Thousands gathered outside the State Capitol to protest police brutality and racial injustice as lawmakers met for the 2020 legislative session on June 19, 2020. (Beau Evans/Capitol Beat News Service)

Capitol Beat News Service
This story also appeared in Capitol Beat News Service

Legislation to crack down on rioting protesters in Georgia that drew scorn from criminal justice advocates has been revived in the General Assembly after stalling earlier this month.

A wide-ranging measure on permitting, criminal penalties and civil liability for violent protesters and tolerant city governments was brought by Sen. Randy Robertson, R-Cataula, and faced debate March 2 in the Senate Judiciary Committee but didn’t get a vote.

Robertson’s proposals then were tacked into a different bill sponsored by Rep. Dave Belton, R-Buckhead, that originally just dealt with educational courses for driver’s licenses. The overhauled bill with Robertson’s proposals cleared the Senate Public Safety Committee by a 5-3 vote on Thursday.

Robertson, who is a retired major with the Muscogee County Sheriff’s Office, said his measure came in response to riots seen at times during protests last summer against police brutality and racial injustice, as well as the Jan. 6 insurrection at the U.S. Capitol by supporters of former President Donald Trump.

“We are discussing only unlawful assemblies,” Robertson said at Thursday’s hearing. “We are in no way trying to limit or prevent any group from having a peaceful assembly or peaceful protest.”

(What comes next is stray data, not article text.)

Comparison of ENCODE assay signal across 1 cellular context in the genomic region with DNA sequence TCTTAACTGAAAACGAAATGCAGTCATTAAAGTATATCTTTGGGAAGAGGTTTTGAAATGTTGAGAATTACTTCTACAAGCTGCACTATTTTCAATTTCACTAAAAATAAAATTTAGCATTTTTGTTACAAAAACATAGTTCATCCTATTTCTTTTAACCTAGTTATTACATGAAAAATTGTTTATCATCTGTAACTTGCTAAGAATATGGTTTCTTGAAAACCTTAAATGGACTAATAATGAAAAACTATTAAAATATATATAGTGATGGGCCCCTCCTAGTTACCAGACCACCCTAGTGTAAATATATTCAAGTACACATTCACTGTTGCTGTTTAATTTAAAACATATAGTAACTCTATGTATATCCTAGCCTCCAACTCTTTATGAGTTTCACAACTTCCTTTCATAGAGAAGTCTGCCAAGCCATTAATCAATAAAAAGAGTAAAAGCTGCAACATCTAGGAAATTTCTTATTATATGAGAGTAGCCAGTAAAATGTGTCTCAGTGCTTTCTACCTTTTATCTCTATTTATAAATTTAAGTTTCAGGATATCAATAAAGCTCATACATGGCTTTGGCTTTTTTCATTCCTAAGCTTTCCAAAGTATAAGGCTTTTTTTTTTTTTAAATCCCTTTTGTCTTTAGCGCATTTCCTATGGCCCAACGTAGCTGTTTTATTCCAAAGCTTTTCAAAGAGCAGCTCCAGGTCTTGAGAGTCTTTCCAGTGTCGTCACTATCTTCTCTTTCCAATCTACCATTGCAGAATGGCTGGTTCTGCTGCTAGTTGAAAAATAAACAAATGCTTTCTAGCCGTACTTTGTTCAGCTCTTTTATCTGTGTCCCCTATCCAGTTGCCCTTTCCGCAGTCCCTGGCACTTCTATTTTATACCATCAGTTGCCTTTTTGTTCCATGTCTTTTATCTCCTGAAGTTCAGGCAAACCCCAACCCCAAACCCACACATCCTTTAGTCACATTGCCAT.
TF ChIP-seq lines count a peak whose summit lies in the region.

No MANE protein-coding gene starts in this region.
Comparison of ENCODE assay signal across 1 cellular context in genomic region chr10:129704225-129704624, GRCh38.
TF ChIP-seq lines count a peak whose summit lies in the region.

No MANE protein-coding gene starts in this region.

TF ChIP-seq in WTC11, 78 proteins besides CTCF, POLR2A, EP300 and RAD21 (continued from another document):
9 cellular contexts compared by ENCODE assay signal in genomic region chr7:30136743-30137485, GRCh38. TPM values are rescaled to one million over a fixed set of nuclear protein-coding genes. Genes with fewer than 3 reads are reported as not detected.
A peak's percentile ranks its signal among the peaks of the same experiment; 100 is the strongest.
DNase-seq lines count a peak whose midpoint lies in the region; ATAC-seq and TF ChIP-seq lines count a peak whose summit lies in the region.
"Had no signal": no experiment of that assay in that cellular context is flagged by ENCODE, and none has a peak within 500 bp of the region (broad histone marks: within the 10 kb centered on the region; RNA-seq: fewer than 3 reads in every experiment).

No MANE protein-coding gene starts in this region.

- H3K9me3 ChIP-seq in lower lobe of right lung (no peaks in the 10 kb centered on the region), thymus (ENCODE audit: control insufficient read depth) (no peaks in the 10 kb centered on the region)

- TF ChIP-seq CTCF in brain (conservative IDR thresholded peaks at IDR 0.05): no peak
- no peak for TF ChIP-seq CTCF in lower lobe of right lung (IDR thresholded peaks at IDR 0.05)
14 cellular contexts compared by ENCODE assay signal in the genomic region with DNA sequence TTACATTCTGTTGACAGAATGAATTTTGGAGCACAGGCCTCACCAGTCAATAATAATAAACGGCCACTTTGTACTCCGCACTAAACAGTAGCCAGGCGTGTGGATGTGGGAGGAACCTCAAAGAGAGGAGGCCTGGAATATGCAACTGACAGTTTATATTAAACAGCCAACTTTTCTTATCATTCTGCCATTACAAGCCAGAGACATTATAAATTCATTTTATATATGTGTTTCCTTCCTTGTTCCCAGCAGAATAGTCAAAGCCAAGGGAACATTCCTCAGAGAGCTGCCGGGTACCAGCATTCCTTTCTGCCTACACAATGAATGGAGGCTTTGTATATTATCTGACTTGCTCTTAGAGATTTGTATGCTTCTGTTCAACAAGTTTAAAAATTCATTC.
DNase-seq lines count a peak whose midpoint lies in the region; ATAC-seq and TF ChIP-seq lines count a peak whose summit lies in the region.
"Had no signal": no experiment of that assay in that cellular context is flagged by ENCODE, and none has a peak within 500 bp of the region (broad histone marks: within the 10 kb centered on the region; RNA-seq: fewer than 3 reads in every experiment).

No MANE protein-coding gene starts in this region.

Robertson’s measure, called the “Safe Communities Act of 2021,” would make it a felony with fines and prison time to commit violent acts in gatherings of seven people or more, block a highway or road and deface public structures like monuments or cemeteries.

It would also hold city and county governments liable in civil court for interfering in a police agency’s protest enforcement, require permits for protests and rallies, block local officials from reducing police budgets by 30% or more in a year.

Another proposal not included in the measure’s current version would have provided protections for volunteer groups like “neighborhood watches” to assist police in protest enforcement.

Opponents from several groups focused on civil liberties, free speech, criminal defense and county finances have condemned the measure on grounds it could defy free-speech constitutional rights, leave local governments open to costly lawsuits and give legal cover to vigilante and militia groups to intervene in protests.

“[Robertson’s measure] incentivizes counties and communities to crack down on protests or prevent them from occurring in the first place at all, and attempts to punish municipalities for meaningful reining-in of police when it really needs to happen, said Christopher Bruce, political director for the American Civil Liberties Union’s Georgia chapter. “We know that this tramples on our First Amendment rights.”

The bill now heads to the full Senate for a vote and would still need to pass the House of Representatives before going to the governor’s desk.

Thursday also saw the Public Safety Committee pass controversial legislation that would block city and county governments from reducing budgets for most local police agencies in Georgia by more than 5% during any five-year period.

That bill, sponsored by Rep. Houston Gaines, R-Athens, also heads to the Senate for a floor vote.

This story available through a news partnership with Capitol Beat News Service, a project of the Georgia Press Educational Foundation.

Beau Evans is a reporter for Capitol Beat, a service of the Georgia Press Education Foundation.